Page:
With Steve Kerr on the verge of signing a contract to coach the New York Knicks, media attention turns to Stan Van Gundy as the leading candidate for the vacant Golden State Warriors coaching job.
And, that's all it is -- media attention. The Warriors haven't issued a statement explaining the process they'll use to hire a head coach to replace fired Mark Jackson.
(This story also appears on Ted Sillanpaa's blog: http://overtime.blogs.pressdemocrat.com/)
Before hiring Jackson, the Warriors interviewed a large pool of candidates. Then, co-owner Joe Lacob interviewed three finalists before selecting Jackson. That makes it unlikely that initial reports that the Warriors were ready to hire Kerr immediately were true. They're apparently compiling a list of candidates right now.
Kerr's agent, Mike Tannenbaum, is talking with the Knicks, according to the New York Post. The two sides believe a deal will be made early this week. Kerr, the Post reports, plans to join Knicks president Jackson in Chicago for the NBA Draft combine Thursday.
Van Gundy, according to ESPN's Marc Stein is most likely the Warriors top candidate for the job. Golden State is still putting together that list of coaches the organization is interested in. Van Gundy is already on that list.
"I have not met with (the Warriors)," Van Gundy told the Orlando Sentinel. "There have been calls to gauge interest, and until you get a chance to actually talk to somebody, it's even hard to say if they're interested or if I would be (interested). So we're not at that point of even sitting down and talking yet."
Van Gundy, who attended Alhambra High School in Martinez, said on NBC radio Sunday that "there aren't many better places to live in the United States than the Bay Area in California."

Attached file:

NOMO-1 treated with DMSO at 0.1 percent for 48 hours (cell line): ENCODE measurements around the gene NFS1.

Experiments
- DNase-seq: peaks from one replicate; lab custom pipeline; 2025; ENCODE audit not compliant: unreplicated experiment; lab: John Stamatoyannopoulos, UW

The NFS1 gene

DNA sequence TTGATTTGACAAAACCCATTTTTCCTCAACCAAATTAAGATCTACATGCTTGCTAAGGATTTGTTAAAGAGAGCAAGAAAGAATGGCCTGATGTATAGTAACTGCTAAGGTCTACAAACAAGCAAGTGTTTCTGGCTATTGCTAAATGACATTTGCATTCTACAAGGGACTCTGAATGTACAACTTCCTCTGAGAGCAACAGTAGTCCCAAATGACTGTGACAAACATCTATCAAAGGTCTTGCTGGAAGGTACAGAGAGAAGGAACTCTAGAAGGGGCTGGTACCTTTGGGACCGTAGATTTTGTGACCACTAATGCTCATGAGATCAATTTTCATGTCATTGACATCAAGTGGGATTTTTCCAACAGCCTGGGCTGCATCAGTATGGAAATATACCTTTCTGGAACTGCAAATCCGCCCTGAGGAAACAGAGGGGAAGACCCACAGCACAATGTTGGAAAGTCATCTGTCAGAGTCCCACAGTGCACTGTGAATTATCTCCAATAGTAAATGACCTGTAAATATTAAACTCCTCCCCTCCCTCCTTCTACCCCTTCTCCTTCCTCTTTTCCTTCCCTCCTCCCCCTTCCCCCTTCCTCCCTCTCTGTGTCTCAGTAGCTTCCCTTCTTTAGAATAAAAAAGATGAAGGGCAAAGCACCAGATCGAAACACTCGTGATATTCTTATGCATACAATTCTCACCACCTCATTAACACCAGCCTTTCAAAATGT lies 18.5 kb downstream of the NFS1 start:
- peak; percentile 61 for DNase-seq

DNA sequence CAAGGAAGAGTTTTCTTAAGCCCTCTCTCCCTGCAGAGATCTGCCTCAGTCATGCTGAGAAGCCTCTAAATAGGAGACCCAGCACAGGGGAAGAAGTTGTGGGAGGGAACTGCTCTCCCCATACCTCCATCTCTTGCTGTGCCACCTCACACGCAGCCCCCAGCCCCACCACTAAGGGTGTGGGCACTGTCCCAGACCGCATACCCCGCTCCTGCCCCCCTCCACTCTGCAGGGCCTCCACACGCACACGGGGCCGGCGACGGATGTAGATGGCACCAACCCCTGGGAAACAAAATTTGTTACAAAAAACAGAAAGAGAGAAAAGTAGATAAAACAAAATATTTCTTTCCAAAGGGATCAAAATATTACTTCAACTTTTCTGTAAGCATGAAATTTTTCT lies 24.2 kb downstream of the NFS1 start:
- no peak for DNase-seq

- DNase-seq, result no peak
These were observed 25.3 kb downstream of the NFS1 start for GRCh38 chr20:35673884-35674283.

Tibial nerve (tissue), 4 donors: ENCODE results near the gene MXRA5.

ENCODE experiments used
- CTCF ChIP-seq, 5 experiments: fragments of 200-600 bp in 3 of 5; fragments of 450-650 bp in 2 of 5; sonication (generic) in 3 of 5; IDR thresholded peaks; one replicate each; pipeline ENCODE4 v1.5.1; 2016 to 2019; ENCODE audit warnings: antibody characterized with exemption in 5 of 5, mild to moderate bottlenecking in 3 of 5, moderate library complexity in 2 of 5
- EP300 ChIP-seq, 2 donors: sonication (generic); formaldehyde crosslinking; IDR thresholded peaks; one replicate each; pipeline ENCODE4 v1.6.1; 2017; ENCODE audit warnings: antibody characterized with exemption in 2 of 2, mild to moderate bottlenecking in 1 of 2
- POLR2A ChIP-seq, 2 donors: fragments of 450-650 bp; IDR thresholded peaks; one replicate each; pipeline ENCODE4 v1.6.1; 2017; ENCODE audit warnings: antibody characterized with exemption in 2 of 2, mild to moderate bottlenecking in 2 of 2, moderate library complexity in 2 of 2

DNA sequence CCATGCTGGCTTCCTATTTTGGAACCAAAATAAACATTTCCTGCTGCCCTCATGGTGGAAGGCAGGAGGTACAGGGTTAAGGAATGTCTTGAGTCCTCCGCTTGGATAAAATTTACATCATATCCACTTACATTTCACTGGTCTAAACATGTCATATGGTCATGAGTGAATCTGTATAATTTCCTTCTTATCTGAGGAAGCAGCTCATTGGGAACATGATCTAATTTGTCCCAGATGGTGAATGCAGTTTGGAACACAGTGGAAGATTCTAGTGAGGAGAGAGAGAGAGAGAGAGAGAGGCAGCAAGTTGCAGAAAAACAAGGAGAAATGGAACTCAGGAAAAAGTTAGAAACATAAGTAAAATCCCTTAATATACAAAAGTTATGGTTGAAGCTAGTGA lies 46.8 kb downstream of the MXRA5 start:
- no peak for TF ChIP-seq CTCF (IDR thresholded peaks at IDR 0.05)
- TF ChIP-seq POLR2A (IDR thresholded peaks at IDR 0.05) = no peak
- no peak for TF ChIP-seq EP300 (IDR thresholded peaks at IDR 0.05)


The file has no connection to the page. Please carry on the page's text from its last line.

Van Gundy hasn't returned to coaching in the last two seasons because he's happy working in radio and television and living with his family in Florida. He has expressed a desire to keep his family in place until his children finish high school.
"I think the Warrior one (job) comes up because I'm from out there. I went to high school in the Bay Area. I grew up out there," Van Gundy said in the Orlando Sentinel. "I said several times during my coaching career when we would go play out there that it was always important to me playing out there because I grew up [there].
"That arena is old, so it was the same arena, and when I was a sophomore in high school, the Warriors won the NBA championship in 1975 led by Rick Barry. Al Attles was their coach. I was a huge fan, and everybody knows that, and so I think that's why my name comes up when it's associated with that job in particular."
Van Gundy is a vocal, opinionated head coach. He might feel that even the talent-laden roster the Warriors have could lure him to work for Lacob and the front office that decided to fire Jackson after he guided the club to two playoff spots.
There are NBA executives, reportedly, say the Warriors will have trouble finding a top-of-the-line coach to follow Jackson.